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Oct 12

The Life and Times of Charles Boettcher: The Early Years (Original Post Date 1/31/17)

Posted on October 12, 2017 at 7:38 PM by Laura Wilkins

Historical Context

This is a monthly, year-long series leading up to the 1917 construction of Charles Boettcher’s beloved “Lorraine Lodge” on top of Lookout Mountain. Known today as the Boettcher Mansion, the 110-acre Arts and Crafts estate has been owned and operated by Jefferson County as a special events venue since it opened to the public in 1975. Now 100 years old, with a midsummer birthday gala planned for Thursday, July 27, 2017, the National Register landmark lives on as a great example of adaptive reuse.

January’s entry begins with 17-year-old Charles’ journey from Germany to America, where a three-month visit to the Wild West turned into the career of a lifetime for this hard-working, forward-thinking Prussian immigrant. Special thanks to Professor Geraldine Bean (1928-2012), whose 1976 Centennial publication, “Charles Boettcher: A Study in Pioneer Western Enterprise”, provided the background for this blog.

Part 1:  The Early Years

Charles Boettcher was born in 1852 in Kolleda, Germany, a thriving agricultural town near the cultural hub of Weimar. His parents – Susanna Martine, the daughter of a local farmer, and Frederick Boettcher, the proprietor of a hardware store – were respected members of the burgher (bourgeoisie) community. The eldest of six children, Herman and Charles attended the local primary schools when it became clear that their second son had the mental and physical stamina to pursue the rigorous, classical Gymnasium curriculum that paved the way for a university education. So at age nine, six days a week, Charles began an intense immersion into languages, math, science, religion, art, music and physical education. He was a model student. 

At 17, he was well trained in attention to detail, critical thinking, good manners and self-discipline – all traits that would serve him well in the years to come. In the summer of 1868, his parents sent him “on holiday” to convince Herman – who had left four years earlier to find work in Wyoming – to return home. Thrilled to cross the Atlantic, he hunkered down on the ship, passing the time listening to his fellow voyagers talk about their hopes of a better life in America despite rumors of crime, corruption, disease and poverty in the ghettos, tenements, sweatshops, slaughterhouses, coal mines and steel mills. Charles steered clear of trouble.

After disembarking at Ellis Island, Charles soon boarded a hot, dirty, overcrowded train to Chicago, switching to another car to Sioux City, Iowa (where anyone heading west had to be ferried across the Missouri River to Omaha). The Union Pacific then traversed Nebraska, passing sparse prairie settlements, bison and coyote herds and occasional bands of Indians who had not yet “relocated” to reservations. After crossing the North Fork of the Platte River (a spot that would later hold great significance to Charles), he arrived at the “end of the track.” Then known as “Hell on Wheels”, Julesburg, Colorado was populated by 4,000 gamblers, prostitutes, real estate speculators and saloon keeper out to make a quick buck. Charles did not linger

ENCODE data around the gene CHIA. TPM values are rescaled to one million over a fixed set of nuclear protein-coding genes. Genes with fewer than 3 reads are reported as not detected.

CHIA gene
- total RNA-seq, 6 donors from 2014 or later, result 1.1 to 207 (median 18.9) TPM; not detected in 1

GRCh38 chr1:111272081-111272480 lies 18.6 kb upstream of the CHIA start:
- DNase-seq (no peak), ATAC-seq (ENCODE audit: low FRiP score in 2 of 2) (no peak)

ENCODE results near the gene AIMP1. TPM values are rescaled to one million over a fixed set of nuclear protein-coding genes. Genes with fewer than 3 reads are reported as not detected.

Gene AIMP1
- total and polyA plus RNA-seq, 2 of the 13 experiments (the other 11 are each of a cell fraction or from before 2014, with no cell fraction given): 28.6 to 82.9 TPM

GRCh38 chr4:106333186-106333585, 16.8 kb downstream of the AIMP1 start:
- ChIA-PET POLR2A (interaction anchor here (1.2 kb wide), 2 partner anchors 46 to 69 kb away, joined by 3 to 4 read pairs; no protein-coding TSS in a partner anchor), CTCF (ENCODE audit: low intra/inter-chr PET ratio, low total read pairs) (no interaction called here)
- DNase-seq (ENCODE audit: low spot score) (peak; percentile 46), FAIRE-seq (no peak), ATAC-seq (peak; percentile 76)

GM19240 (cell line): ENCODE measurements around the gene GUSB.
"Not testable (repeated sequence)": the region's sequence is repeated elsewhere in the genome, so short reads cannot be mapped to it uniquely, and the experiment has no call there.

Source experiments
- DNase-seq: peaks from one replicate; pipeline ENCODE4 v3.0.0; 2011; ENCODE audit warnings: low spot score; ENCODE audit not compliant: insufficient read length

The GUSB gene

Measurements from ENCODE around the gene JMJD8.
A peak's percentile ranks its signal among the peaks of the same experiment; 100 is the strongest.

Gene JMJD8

Finally, he arrived in Cheyenne, an early railroad division point that led to its designation as a territorial capital in 1868. By then it was known as “The Magic City” for its banks, hotels, post office, schools, shops, dry goods and hardware suppliers, lumber and freight shipping (the latter enterprise was particularly important when Texas cattlemen began driving their steers up north to be shipped to eastern markets). Noting the pervading sense of law and order (saloons shut down on Sunday mornings, visitors were required to check their guns when coming into town), and comparing the free capitalist system to that of Europe, Charles was duly impressed. He wasn’t leaving anytime soon.

When Herman hired him to help out at the local hardware store, Charles apprenticed as a tinner, fashioning crude cups, kettles, pots and pans and other frontier staples out of sheets of metal later shaped and joined at the seams on the premises. Sleeping under the counter at night to save most of his salary of $1-$2 per week, he at first joined his cohorts in the Saturday night revels around town. But watching his companions spend their entire paychecks on drinking and gambling, he soon turned to more productive activities such as learning English and the hardware trade. Surrounded by scales, stoves, leather harnesses, mining tools, traps, ammunition, groceries and household staples, he quickly learned the business.

In 1870, Herman purchased his employers’ stock, leasing the building from them, renaming the store “H. Boettcher & Company” and adding Charles on as his partner. The transaction included purchase of a second store 50 miles south along the tracks in Greeley, Colorado. This location proved to be a wise investment as a new north-south Pacific feeder line was built the same year, enabling Denver to overshadow Cheyenne as “the Queen City of the Plains”. With Charles now his partner, their business motto became “Quick Sales and Small Profits”. This slogan was soon replaced by “Hard Goods, Hardware and Hard Cash.” There was no turning back.